• An agent cannot submit payments for any UBC-related fees on your behalf.

And remember – we’re here to help. If you’re having difficulty with the application process, need to know more about UBC, or have any further questions about working with an agent, please contact us.

First round offers of admissions to UBC

First round offers of admissions to UBC

UBC will give first round offers of admission to a limited number of highly competitive high school students who follow the Canadian curriculum. These students can expect to hear from UBC as early as late December. Here is what you need to know:

Which session do first round offers of admission apply to?

UBC will offer first round offers of admission for the 2018 Summer Session and 2018 Winter Session.

What must students do to be considered for first round offers of admission?

First round offers of admission will be offered to a small number of students. To be considered, students must:

  • Apply by December 1, 2017
  • Submit all completed final grades in the academic profile section of the UBC online application
  • Have very competitive grades and competitive personal profile scores
  • Meet all the admission requirements

Students will not be refused based on Grade 11-level grades presented in their application. Students who are not offered a first round offer of admission will automatically be evaluated again in March through the regular admissions process.

Students who are not offered a first round offer of admission in late January/mid-February will not be disadvantaged in any way in terms of their chances of getting in to UBC.

When will first round offers of admission decisions be made?

First round offers of admission to UBC will commence in late December and continue until mid-February. Applicants who are not offered a first round offer of admission will be re-evaluated once February–March grades are available. 

What are students’ next steps after receiving a first round offer of admission?

Students who receive a first round offer of admission:

  • All students have to maintain their academic standing in order to keep their offer of admission.
  • Spring 2018: UBC will verify interim grades.
  • July 2018: UBC will verify all final grades.

Ready to be a UBC student? Apply now.

 

International Scholars Awards nomination deadline

International Scholars Awards nomination deadline

UBC’s distinguished community of International Scholars

UBC’s International Scholars are a community of engaged, supportive, and diverse young leaders. The International Scholars Awards include the International Leader of Tomorrow Award and the Donald A. Wehrung International Student Award. Each year, the awards are given to recognize exceptional international students entering undergraduate studies at UBC.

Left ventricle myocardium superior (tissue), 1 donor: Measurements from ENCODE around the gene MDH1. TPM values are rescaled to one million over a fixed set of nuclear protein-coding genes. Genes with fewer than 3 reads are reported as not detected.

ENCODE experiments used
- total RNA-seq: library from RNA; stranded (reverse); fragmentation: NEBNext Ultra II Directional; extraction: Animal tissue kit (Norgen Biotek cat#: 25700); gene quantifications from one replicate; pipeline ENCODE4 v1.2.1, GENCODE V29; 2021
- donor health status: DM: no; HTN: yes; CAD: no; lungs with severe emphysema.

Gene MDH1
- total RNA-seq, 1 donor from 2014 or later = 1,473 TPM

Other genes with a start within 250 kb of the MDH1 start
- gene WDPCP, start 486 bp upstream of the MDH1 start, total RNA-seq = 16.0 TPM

The program gives you the opportunity to study with some of the brightest undergraduate students from around the world and belong to a community of scholars who are making a difference at home and abroad.

Deadline for nomination packages: November 15, 2017

Nomination packages must be postmarked by November 15, 2017. Nominees must also complete the UBC online application by December 1, 2017, and meet the UBC English Language Admission Standard by January 31, 2018. We strongly encourage you to submit your application for admission to UBC early, prior to the December deadline. This will ensure that you have an admission decision in time for award nomination consideration.

Visit the International Scholars website for complete information about eligibility, getting nominated, and to download the nominations forms.

 

International-scholars-group

New Personal Profile tips

New Personal Profile tips

We’ve published new, helpful information for writing your Personal Profile, and we want all UBC applicants to have the benefit that comes with reading these tips. Visit our Personal Profile page to learn more about what to consider before you write your profile, and how UBC evaluates your profile.

If you submitted a 2018 Winter Session UBC online application for undergraduate admission prior to October 4, 2017, and you wish to resubmit your Personal Profile after reviewing the new profile information, please contact the UBC Undergraduate Admissions Office at admissions.inquiry@ubc.ca.

Top 5 UBC online application tips


Before you delve into your UBC application, remove any stress from the equation by watching our quick video brimming with useful tips. For more helpful information, read through our detailed online application tips.